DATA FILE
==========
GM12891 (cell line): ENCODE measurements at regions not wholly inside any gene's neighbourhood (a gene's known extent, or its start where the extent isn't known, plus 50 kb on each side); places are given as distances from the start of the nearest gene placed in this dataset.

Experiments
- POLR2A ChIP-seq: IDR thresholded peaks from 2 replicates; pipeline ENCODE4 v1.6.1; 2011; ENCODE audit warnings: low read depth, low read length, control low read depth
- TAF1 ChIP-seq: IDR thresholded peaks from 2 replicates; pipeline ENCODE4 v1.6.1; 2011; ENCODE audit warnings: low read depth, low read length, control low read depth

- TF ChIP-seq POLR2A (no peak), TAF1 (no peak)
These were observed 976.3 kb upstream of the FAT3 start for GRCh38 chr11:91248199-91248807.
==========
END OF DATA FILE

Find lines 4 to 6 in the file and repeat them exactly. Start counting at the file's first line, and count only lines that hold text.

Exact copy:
- TAF1 ChIP-seq: IDR thresholded peaks from 2 replicates; pipeline ENCODE4 v1.6.1; 2011; ENCODE audit warnings: low read depth, low read length, control low read depth

- TF ChIP-seq POLR2A (no peak), TAF1 (no peak)
These were observed 976.3 kb upstream of the FAT3 start for GRCh38 chr11:91248199-91248807.